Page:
Where Modern Poetry Began: a Conjecture
A LAST WORD (by Ernest Dowson, 1899)
Let us go hence: the night is now at hand;
The day is overworn, the birds all flown;
And we have reaped the crops the gods have sown;
Despair and death; deep darkness o'er the land,
Broods like an owl; we cannot understand
Laughter or tears, for we have only known
Surpassing vanity: vain things alone
Have driven our perverse and aimless band.
Let us go hence, somewhither strange and cold,
To Hollow Lands where just men and unjust
Find end of labour, where's rest for the old,
Freedom to all from love and fear and lust.
Twine our torn hands! O pray the earth enfold
Our life-sick hearts and turn them into dust.
Many have linked Dowson's first line here with the start of Eliot's Prufrock: "Let us go then, you and I . . . "
(not to mention Hollow Lands and Hollow Men) . . .
Louis Simpson in his very commendable book, "Three on the Tower," declares that Modern Poetry begins with this simile:
When the evening is spread out against the sky
Like a patient etherised upon a table . . .
If you enter the Boston Common near the corner of Beacon and Arlington streets, you can easily find the Memorial to Ether: it's a large stele structure, erected in 1909 to honor the medical miracle that led to this alleviation of surgical pains . . .
if you walk around it, you'll see carved on its sides the names and facts attending the merciful invention; also engraved there is a depiction of a patient lying upon the surgical table, masked to his necessary numbness, his unfelt salvation . . .
Now as you stand there looking up at the stone monument, imagine it's 1910 and you're a shy young Philosophy major from Harvard on your way to an arty soiree on nearby Beacon Hill, bashfully headed toward paneled rooms where the women come and go talking of Michelangelo,
only you're early probably (you're a bit of an earlywart), and so, trying to forget how nervous the thought of those lamp-eyed women up there on the Hill makes you, you kill time here in the Park by avidly remembering the dissolute lines of a late Dowson and murmuring the beginning of a poem you yourself are working on, yes you're a poet,
as it happens a very handsome young Tom from St Louis, Missouri—
indeed you're a dude though you doubt it to such a perversely-celibate degree, to an extent of fear and desperate longing, that a Saint might envy the Sebastianated profundity, the repressed prowess of your bit-back passions,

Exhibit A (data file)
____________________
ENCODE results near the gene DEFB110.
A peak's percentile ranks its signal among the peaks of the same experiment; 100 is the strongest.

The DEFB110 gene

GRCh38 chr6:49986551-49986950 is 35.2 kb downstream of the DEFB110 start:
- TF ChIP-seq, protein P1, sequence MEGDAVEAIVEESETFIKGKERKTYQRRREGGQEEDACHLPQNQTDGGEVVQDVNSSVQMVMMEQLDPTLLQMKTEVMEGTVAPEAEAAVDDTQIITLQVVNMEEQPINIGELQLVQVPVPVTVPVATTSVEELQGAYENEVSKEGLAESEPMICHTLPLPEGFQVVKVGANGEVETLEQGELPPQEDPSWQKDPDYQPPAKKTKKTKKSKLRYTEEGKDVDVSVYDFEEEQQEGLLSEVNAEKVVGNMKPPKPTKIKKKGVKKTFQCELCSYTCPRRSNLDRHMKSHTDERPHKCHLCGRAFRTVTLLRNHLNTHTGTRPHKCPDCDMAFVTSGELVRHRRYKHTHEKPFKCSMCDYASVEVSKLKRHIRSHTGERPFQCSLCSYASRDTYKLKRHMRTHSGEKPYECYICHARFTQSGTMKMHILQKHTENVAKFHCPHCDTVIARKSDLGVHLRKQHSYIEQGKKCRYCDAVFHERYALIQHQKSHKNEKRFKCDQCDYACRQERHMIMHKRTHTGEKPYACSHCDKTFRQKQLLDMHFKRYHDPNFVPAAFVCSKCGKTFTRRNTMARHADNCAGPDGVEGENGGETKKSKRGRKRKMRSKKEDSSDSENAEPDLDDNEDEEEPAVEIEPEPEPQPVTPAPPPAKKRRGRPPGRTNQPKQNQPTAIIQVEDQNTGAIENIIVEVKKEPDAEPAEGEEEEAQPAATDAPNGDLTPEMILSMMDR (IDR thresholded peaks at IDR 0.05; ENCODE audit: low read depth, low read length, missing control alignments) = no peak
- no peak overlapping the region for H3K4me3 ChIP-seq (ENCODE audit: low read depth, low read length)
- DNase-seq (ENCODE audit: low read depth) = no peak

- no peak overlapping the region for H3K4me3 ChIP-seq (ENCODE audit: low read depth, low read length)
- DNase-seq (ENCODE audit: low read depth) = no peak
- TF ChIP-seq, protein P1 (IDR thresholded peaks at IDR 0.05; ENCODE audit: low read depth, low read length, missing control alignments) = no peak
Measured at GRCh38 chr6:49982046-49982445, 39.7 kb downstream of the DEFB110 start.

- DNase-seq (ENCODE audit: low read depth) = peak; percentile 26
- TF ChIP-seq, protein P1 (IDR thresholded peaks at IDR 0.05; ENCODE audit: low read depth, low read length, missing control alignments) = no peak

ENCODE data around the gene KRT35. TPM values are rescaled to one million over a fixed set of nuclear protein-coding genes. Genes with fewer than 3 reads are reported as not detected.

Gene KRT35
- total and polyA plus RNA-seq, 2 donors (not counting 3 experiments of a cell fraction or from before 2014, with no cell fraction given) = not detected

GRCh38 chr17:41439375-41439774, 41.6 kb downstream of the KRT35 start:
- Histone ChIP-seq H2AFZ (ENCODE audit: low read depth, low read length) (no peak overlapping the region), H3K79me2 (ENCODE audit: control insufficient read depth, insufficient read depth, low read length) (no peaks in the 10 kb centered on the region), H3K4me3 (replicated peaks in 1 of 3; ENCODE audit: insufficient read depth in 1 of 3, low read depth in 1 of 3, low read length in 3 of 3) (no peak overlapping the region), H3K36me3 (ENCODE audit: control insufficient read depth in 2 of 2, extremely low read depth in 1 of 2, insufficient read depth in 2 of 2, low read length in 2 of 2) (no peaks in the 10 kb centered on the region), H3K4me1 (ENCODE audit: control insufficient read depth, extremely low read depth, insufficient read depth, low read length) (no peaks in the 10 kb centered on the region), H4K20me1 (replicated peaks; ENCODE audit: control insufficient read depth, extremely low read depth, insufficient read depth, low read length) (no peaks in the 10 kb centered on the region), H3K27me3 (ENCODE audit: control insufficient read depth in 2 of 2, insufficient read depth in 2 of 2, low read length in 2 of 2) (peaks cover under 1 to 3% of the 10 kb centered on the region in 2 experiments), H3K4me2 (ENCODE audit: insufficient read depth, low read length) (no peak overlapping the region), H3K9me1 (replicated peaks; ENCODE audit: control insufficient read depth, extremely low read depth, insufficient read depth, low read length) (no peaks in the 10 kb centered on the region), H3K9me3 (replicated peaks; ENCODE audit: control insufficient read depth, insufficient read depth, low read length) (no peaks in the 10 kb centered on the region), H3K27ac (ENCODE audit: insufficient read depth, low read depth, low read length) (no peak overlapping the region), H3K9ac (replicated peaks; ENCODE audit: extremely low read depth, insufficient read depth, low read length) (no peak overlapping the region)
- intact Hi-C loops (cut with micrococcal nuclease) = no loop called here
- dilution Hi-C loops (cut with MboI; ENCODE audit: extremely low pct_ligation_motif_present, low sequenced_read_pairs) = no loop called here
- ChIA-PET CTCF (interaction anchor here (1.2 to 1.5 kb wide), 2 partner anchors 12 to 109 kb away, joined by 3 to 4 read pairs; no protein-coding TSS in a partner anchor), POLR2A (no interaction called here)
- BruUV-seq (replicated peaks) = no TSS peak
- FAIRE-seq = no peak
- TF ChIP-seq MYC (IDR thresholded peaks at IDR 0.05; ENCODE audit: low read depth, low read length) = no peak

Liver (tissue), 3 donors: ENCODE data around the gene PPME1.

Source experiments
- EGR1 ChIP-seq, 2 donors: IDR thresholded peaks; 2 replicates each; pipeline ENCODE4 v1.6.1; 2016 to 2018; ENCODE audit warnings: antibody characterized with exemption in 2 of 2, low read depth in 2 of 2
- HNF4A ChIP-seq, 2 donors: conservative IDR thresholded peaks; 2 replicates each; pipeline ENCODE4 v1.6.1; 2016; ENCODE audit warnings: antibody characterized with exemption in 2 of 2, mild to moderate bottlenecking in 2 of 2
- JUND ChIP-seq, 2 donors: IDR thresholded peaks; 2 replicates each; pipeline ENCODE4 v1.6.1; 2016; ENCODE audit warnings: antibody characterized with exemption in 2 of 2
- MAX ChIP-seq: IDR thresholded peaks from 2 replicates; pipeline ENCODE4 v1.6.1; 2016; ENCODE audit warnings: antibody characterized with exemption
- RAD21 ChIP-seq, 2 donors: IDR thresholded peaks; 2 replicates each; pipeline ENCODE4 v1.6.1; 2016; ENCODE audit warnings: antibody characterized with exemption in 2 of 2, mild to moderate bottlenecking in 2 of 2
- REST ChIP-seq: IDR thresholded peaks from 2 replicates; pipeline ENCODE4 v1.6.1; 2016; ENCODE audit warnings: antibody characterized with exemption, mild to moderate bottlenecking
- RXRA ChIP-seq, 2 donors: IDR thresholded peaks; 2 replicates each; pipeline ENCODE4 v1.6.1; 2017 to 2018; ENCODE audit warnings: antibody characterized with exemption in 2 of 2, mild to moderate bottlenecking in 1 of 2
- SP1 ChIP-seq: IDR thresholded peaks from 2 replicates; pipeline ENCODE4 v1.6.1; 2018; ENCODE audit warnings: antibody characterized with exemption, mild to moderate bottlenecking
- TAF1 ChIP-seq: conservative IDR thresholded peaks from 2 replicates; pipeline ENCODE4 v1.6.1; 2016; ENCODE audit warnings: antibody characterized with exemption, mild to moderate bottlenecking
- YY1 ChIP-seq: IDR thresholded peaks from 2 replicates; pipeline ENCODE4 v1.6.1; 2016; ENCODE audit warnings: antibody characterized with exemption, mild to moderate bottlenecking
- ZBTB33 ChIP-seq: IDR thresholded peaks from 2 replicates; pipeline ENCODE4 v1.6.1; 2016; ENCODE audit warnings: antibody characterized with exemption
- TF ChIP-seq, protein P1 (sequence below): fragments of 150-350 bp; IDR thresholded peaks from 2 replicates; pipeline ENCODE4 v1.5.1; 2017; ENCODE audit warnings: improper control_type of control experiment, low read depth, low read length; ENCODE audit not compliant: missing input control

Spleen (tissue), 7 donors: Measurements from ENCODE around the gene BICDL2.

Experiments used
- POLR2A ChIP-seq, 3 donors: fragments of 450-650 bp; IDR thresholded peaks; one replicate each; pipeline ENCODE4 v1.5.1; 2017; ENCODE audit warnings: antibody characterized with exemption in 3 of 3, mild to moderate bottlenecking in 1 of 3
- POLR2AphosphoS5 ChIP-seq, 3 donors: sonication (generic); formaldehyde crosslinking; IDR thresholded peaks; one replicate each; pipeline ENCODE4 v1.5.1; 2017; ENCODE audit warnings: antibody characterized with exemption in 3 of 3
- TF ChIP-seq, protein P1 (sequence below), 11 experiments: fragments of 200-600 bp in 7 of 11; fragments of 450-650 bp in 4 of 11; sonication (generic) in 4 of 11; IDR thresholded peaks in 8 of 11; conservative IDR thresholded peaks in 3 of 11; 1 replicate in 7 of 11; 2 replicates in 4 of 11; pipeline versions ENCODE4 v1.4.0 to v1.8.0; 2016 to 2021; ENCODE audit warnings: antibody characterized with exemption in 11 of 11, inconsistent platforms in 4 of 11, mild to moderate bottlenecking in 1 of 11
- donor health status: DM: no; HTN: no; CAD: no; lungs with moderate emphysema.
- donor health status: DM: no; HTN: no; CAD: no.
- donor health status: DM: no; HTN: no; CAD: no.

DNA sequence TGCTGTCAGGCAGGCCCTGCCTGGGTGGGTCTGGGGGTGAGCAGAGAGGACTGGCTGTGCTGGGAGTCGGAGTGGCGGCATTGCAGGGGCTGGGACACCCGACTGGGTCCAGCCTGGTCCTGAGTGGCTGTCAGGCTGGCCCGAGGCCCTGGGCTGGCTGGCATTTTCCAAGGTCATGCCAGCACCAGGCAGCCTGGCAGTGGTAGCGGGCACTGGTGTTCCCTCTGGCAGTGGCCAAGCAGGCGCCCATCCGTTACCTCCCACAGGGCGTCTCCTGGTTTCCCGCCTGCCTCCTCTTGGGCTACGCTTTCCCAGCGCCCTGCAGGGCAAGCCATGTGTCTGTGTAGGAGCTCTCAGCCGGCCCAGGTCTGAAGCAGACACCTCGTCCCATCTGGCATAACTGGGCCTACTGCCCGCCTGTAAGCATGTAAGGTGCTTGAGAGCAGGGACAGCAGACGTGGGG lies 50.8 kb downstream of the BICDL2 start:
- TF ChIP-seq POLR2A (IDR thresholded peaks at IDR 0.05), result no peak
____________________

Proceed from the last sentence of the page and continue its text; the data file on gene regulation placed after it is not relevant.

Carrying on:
there you are muttering and stuttering the start of your poem, your panicky Love Song, but you're stuck, you can't get past the first couple lines that go (going after Dowson) "Let us go then, you and I, / When the evening is spread out against the sky / Like a . . . like a . . ."
Like a what? Umm, like an enormous purple peony? an enormous purpled penis? an enormous, engorged prepuce?—
and then suddenly, out of nowhere, a cat escaped from a nearby mansion streaks past and drags your glance down or aslant from the sunset you've been studying for inspiration—
and all at once your eye is caught on the tumescent wonder of this newly-erected pillar or Cleopatra's Needle whose obeliskness awaits your transfiguration of its nursed and doctored bas-relief figures into the first trope of Modern Verse . . .
in short, you see this great big thing sticking phallic-ly out of the ground, and hard upon it rears the fresh cuts, hot-off-the-chisel, the castrate-straight edges hacked and honed, so recently-rendered in sharp homage to the genius of Hippocrates etcet,
and in particular a sculpted picture that shows, what else,
a patient etherised upon a table.
. . . It's close to Arlington St, down from the corner of Beacon St about fifty or sixty yards. There is no plaque commemorating the historic event I've envisioned here, but maybe you can stray chance to stand upon the very spot where Modern Poetry began in my imaginary re-enactment, tableau where I fancy the young poet found himself:
only of course there wouldn't have been all the insane traffic noise there is now back in 1910; if you can blank out those honking horns and rush-hour engines, you might be able to return to that briefest encounter:
can you re-T.S. that bewildering juncture, the awful daring of that moment's surrender . . . ?
Just a short walk away from there, moreover, you may also try to find the place where PostModern Poetry perhaps began in the late 1950s—
the sidewalk where Robert Lowell raged in crucifixed witness as the Boston Garden was ripped apart to build a parkinglot. . . . Stop there or stroll there while all around you, all around the Common, a savage servility slides by on grease. Inhale that oil, feel that energy, that power, that source the world is killing itself for.
Stroll there and stand there in our Hollow Land . . .
Where? Somewhither strange and cold. Let us go hence—
Oh do not ask what is it: let us go and make our visit.
[When Louise Bogan met Eliot in the 1940s, she was struck by how blithely he retained or emitted an aura of his handsomeness as a youth . . . I don't have the quote, but as I remember it she went on to say something about how those who were physically beautiful when young will often wear the air or the manner (the grace) of that beauty into their middle or old age . . . a bearing, as it were.]